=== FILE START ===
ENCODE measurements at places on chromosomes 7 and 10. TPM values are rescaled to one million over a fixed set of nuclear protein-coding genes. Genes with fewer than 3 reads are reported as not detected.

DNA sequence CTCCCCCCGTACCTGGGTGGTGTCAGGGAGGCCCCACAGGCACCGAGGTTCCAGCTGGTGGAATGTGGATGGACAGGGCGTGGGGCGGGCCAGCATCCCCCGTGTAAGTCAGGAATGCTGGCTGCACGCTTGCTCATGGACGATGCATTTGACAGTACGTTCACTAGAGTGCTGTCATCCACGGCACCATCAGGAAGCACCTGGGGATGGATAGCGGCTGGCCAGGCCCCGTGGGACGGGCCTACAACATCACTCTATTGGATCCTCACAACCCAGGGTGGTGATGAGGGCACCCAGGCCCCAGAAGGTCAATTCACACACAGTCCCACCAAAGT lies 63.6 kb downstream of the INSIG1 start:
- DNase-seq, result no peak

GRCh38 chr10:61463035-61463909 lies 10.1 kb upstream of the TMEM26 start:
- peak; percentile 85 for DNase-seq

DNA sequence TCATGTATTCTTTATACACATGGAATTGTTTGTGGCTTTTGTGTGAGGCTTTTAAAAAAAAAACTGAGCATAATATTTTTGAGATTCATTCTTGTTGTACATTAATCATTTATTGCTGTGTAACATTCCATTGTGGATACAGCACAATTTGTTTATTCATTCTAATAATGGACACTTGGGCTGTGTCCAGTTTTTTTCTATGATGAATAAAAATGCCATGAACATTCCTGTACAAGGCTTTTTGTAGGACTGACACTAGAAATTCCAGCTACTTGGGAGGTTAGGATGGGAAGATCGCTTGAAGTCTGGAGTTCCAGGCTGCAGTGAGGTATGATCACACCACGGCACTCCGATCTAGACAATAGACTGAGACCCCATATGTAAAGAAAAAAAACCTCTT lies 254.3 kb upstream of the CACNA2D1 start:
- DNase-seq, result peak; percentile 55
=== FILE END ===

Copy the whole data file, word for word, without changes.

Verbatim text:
ENCODE measurements at places on chromosomes 7 and 10. TPM values are rescaled to one million over a fixed set of nuclear protein-coding genes. Genes with fewer than 3 reads are reported as not detected.

DNA sequence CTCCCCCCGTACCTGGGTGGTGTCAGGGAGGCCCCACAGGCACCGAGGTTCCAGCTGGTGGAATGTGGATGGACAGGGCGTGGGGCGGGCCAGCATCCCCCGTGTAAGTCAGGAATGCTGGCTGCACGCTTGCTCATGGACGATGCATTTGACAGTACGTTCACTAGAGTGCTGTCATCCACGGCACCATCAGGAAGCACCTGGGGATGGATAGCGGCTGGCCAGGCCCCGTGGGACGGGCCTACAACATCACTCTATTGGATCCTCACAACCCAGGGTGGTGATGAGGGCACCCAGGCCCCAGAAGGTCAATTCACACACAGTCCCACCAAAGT lies 63.6 kb downstream of the INSIG1 start:
- DNase-seq, result no peak

GRCh38 chr10:61463035-61463909 lies 10.1 kb upstream of the TMEM26 start:
- peak; percentile 85 for DNase-seq

DNA sequence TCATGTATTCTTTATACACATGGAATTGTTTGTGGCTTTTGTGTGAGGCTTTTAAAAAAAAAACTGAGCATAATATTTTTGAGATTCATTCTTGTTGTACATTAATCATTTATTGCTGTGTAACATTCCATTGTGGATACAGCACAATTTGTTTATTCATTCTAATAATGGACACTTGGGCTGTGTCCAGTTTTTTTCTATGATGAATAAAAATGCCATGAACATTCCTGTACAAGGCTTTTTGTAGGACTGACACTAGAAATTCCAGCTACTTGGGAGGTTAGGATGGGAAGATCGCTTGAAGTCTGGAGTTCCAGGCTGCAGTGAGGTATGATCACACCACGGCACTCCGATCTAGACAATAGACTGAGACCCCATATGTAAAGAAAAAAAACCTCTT lies 254.3 kb upstream of the CACNA2D1 start:
- DNase-seq, result peak; percentile 55